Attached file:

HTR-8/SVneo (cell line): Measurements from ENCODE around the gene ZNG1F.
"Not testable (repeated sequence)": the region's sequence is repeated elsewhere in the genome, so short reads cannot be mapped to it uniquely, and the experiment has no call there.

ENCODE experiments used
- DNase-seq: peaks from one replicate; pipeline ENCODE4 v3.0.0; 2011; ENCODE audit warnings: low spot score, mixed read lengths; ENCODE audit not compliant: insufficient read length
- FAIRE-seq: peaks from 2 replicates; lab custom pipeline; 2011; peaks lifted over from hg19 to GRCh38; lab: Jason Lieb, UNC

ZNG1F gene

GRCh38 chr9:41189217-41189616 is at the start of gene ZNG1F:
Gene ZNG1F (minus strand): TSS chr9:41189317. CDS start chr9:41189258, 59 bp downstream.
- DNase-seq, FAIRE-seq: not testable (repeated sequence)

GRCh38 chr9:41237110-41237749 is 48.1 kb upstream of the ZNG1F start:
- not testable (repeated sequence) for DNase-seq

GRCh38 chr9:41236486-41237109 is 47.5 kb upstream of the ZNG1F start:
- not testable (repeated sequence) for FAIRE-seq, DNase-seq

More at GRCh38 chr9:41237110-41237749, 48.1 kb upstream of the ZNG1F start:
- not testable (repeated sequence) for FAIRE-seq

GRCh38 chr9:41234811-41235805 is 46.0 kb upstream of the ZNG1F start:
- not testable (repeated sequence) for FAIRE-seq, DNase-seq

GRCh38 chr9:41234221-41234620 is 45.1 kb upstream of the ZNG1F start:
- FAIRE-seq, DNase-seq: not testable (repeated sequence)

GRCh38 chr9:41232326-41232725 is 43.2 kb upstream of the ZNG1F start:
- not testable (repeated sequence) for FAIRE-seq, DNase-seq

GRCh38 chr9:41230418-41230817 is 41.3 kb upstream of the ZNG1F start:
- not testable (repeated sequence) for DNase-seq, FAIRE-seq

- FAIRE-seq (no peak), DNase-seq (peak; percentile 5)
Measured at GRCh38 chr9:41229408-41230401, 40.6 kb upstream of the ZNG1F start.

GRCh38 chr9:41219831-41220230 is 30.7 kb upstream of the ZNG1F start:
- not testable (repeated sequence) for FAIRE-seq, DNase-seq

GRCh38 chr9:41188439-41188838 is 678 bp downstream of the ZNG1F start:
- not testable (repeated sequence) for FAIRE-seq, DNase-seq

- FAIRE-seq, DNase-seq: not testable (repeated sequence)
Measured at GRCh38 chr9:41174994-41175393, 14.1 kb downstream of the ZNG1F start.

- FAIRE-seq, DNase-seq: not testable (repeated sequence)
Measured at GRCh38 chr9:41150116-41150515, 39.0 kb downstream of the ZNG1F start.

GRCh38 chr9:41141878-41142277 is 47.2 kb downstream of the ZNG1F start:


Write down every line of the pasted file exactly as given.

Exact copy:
HTR-8/SVneo (cell line): Measurements from ENCODE around the gene ZNG1F.
"Not testable (repeated sequence)": the region's sequence is repeated elsewhere in the genome, so short reads cannot be mapped to it uniquely, and the experiment has no call there.

ENCODE experiments used
- DNase-seq: peaks from one replicate; pipeline ENCODE4 v3.0.0; 2011; ENCODE audit warnings: low spot score, mixed read lengths; ENCODE audit not compliant: insufficient read length
- FAIRE-seq: peaks from 2 replicates; lab custom pipeline; 2011; peaks lifted over from hg19 to GRCh38; lab: Jason Lieb, UNC

ZNG1F gene

GRCh38 chr9:41189217-41189616 is at the start of gene ZNG1F:
Gene ZNG1F (minus strand): TSS chr9:41189317. CDS start chr9:41189258, 59 bp downstream.
- DNase-seq, FAIRE-seq: not testable (repeated sequence)

GRCh38 chr9:41237110-41237749 is 48.1 kb upstream of the ZNG1F start:
- not testable (repeated sequence) for DNase-seq

GRCh38 chr9:41236486-41237109 is 47.5 kb upstream of the ZNG1F start:
- not testable (repeated sequence) for FAIRE-seq, DNase-seq

More at GRCh38 chr9:41237110-41237749, 48.1 kb upstream of the ZNG1F start:
- not testable (repeated sequence) for FAIRE-seq

GRCh38 chr9:41234811-41235805 is 46.0 kb upstream of the ZNG1F start:
- not testable (repeated sequence) for FAIRE-seq, DNase-seq

GRCh38 chr9:41234221-41234620 is 45.1 kb upstream of the ZNG1F start:
- FAIRE-seq, DNase-seq: not testable (repeated sequence)

GRCh38 chr9:41232326-41232725 is 43.2 kb upstream of the ZNG1F start:
- not testable (repeated sequence) for FAIRE-seq, DNase-seq

GRCh38 chr9:41230418-41230817 is 41.3 kb upstream of the ZNG1F start:
- not testable (repeated sequence) for DNase-seq, FAIRE-seq

- FAIRE-seq (no peak), DNase-seq (peak; percentile 5)
Measured at GRCh38 chr9:41229408-41230401, 40.6 kb upstream of the ZNG1F start.

GRCh38 chr9:41219831-41220230 is 30.7 kb upstream of the ZNG1F start:
- not testable (repeated sequence) for FAIRE-seq, DNase-seq

GRCh38 chr9:41188439-41188838 is 678 bp downstream of the ZNG1F start:
- not testable (repeated sequence) for FAIRE-seq, DNase-seq

- FAIRE-seq, DNase-seq: not testable (repeated sequence)
Measured at GRCh38 chr9:41174994-41175393, 14.1 kb downstream of the ZNG1F start.

- FAIRE-seq, DNase-seq: not testable (repeated sequence)
Measured at GRCh38 chr9:41150116-41150515, 39.0 kb downstream of the ZNG1F start.

GRCh38 chr9:41141878-41142277 is 47.2 kb downstream of the ZNG1F start: